Now, let me ask you this, does anyone NOT believe that Mary is in heaven? I have yet to meet a Bible Christian who doesn't. Funny thing though, I can't find any explicit statements in Scripture saying that Mary is in heaven. Can you? If you can, please show me.
This is very interesting because, every Protestant, every Bible Christian that I've ever asked has said they definitely believe that Mary is in heaven. But how can that be if it doesn't say so in Scripture? Simple, because it is consistent with Scripture.
The error of discovering the doctrine in Scripture.
It is unfortunate that sometimes, Catholics also fall into this error.
The Catholic Church teaches:
113 2. Read the Scripture within "the living Tradition of the whole Church". According to a saying of the Fathers, Sacred Scripture is written principally in the Church's heart rather than in documents and records, for the Church carries in her Tradition the living memorial of God's Word, and it is the Holy Spirit who gives her the spiritual interpretation of the Scripture (". . . according to the spiritual meaning which the Spirit grants to the Church"81).
What this means is that, the Catholic Church interprets the Scriptures according to "presuppositions." It is the only Church which can legitimately do so because Christ did not write Scripture. He established Traditions and it is from these Traditions that the New Testament was written.
83 The Tradition here in question comes from the apostles and hands on what they received from Jesus' teaching and example and what they learned from the Holy Spirit. The first generation of Christians did not yet have a written New Testament, and the New Testament itself demonstrates the process of living Tradition.
Tradition is to be distinguished from the various theological, disciplinary, liturgical or devotional traditions, born in the local churches over time. These are the particular forms, adapted to different places and times, in which the great Tradition is expressed. In the light of Tradition, these traditions can be retained, modified or even abandoned under the guidance of the Church's Magisterium.
But Protestants do not have the proper presuppositions. They have those which were established by the Reformers in the 16th century. Most of them have actually rejected those as well. They don't have those established by Christ and the Apostles. Therefore, when they read the Scriptures, they impose upon them their own views and make them say things which were never intended.
So, let's talk about the Assumption
The Bible seems explicit to me concerning the assumption of Enoch. The Bible also seems explicit in explaining why Enoch was assumed into heaven:
Hebrews 11:5 ....for before his translation he had this testimony, that he pleased God.
Now it seems to me that this sort of gives us a guideline or Biblical principle. Apparently, God will translate to Himself those who please Him. We know that we all await our translation to heaven body and soul, eventually, in the Resurrection. But apparently, God will translate some to Himself who please Him extraordinarily. Such as, Elijah and Moses ( 4 Kings 2:11; Jude 1:9).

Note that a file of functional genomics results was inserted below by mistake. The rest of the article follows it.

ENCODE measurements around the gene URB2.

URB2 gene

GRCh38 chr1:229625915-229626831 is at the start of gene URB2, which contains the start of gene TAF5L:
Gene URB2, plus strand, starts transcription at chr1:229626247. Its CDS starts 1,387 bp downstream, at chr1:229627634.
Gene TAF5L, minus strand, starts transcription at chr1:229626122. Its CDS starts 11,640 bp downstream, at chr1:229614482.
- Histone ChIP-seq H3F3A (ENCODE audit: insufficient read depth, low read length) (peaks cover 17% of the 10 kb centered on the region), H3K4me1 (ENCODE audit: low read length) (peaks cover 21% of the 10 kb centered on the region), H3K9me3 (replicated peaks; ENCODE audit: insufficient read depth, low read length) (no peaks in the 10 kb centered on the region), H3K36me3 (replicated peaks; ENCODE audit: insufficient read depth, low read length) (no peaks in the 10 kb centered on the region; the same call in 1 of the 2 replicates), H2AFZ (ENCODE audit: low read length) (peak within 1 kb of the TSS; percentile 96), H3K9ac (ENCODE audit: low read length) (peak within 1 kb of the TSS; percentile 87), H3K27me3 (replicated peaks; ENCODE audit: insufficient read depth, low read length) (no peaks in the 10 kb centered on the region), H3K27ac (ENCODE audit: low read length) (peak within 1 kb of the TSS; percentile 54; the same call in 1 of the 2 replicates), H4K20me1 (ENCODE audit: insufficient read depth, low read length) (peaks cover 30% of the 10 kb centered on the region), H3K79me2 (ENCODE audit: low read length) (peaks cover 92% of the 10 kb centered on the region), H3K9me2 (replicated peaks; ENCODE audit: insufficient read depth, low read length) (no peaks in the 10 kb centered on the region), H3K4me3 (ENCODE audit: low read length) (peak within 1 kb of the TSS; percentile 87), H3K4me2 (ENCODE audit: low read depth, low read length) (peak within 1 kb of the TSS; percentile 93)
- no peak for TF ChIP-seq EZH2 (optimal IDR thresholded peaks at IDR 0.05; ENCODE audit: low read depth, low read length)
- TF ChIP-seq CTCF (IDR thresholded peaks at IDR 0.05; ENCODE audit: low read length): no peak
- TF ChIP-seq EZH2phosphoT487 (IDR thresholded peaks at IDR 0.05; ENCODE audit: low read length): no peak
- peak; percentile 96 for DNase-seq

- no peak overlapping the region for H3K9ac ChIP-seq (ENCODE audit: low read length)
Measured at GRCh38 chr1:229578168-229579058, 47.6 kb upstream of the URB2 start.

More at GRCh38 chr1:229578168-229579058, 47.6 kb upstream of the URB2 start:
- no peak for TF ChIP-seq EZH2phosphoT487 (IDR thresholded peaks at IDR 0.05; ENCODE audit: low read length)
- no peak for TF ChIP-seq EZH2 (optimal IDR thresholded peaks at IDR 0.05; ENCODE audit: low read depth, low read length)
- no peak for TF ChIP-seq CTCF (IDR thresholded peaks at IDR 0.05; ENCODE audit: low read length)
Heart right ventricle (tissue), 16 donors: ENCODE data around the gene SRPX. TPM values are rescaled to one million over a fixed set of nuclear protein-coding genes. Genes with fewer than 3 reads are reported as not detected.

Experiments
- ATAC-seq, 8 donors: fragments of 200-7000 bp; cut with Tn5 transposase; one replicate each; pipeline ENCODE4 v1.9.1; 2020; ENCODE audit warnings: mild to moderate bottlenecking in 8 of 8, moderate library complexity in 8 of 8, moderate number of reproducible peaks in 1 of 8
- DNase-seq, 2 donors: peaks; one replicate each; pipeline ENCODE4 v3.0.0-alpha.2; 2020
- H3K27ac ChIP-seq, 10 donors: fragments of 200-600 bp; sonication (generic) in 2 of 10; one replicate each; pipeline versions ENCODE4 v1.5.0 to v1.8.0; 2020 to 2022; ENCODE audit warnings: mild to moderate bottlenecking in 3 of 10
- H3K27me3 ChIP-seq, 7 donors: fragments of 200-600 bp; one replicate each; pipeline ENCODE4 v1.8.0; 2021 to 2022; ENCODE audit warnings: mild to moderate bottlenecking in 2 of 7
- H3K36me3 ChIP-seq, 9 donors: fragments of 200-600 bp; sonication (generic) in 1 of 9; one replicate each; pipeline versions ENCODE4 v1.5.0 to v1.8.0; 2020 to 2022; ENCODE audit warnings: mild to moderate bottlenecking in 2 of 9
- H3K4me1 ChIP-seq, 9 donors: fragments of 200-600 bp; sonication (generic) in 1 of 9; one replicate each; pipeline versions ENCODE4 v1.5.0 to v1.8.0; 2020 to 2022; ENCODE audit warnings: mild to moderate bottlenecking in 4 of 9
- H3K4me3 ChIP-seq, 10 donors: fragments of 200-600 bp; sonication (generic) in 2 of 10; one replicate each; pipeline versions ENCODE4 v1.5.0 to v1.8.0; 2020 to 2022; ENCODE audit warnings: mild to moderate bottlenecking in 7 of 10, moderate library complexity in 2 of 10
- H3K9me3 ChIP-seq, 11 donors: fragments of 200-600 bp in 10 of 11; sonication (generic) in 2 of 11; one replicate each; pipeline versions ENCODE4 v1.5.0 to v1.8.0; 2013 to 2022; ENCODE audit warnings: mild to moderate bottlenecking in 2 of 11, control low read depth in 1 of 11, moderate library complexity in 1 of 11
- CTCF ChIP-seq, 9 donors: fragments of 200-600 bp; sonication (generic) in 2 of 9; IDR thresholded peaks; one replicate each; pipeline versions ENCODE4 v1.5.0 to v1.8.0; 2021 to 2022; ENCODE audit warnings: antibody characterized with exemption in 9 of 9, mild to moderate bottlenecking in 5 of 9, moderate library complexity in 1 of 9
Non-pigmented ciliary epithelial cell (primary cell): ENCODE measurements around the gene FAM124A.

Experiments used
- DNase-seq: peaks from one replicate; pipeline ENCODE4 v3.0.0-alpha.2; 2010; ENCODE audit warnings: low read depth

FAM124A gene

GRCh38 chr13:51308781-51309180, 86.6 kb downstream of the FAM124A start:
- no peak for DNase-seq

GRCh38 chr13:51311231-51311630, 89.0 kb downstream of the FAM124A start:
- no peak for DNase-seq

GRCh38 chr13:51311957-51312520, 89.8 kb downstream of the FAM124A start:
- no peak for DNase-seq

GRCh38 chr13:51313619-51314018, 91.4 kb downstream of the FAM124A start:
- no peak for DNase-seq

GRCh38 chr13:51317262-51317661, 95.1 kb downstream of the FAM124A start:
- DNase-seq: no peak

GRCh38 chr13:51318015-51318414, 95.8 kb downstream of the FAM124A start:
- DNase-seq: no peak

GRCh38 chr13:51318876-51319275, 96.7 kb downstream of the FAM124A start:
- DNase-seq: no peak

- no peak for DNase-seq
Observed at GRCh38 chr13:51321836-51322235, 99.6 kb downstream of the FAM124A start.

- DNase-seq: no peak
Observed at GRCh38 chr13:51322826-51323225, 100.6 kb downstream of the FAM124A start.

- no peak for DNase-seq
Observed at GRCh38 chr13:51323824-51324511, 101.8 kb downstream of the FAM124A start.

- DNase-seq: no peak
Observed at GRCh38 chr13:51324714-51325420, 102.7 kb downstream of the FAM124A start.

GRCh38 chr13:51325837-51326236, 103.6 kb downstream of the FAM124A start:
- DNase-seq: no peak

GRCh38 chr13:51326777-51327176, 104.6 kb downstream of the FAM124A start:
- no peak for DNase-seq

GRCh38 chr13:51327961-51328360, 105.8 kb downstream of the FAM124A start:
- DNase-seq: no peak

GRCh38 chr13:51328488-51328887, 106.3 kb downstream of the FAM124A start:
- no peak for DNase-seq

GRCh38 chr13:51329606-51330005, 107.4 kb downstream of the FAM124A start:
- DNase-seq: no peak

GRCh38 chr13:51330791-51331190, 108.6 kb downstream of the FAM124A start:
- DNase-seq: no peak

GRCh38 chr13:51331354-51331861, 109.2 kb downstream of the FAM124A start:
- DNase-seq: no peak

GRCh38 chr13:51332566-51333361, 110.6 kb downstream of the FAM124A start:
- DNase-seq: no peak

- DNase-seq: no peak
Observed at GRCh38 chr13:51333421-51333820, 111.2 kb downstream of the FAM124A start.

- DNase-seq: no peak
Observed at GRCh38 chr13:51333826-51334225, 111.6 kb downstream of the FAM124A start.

Now, if He did this in the past, why would God not do it in the future. After all, God is absolute and does not change. And isn't Scripture clear that Mary pleased God:
Luke 1:28 And the angel being come in, said unto her: Hail, full of grace, the Lord is with thee: blessed art thou among women....42 And she cried out with a loud voice, and said: Blessed art thou among women, and blessed is the fruit of thy womb. 43 And whence is this to me, that the mother of my Lord should come to me? 44 For behold as soon as the voice of thy salutation sounded in my ears, the infant in my womb leaped for joy. 45 And blessed art thou that hast believed, because those things shall be accomplished that were spoken to thee by the Lord.
Additional texts which support the translation of Mary to heaven body and soul are these:
Rev 11:19 And the temple of God was opened in heaven: and the ark of his testament was seen in his temple, and there were lightnings, and voices, and an earthquake, and great hail.
Rev 12:1 And a great sign appeared in heaven: A woman clothed with the sun, and the moon under her feet, and on her head a crown of twelve stars:
John 17:24 Father, I will that where I am, they also whom thou hast given me may be with me; that they may see my glory which thou hast given me, because thou hast loved me before the creation of the world.
Psalms 132:8 Arise, O Lord, into thy resting place: thou and the ark, which thou hast sanctified.
I guess your next question is "what does the ark have to do with Mary?" I'll save that answer for a future article.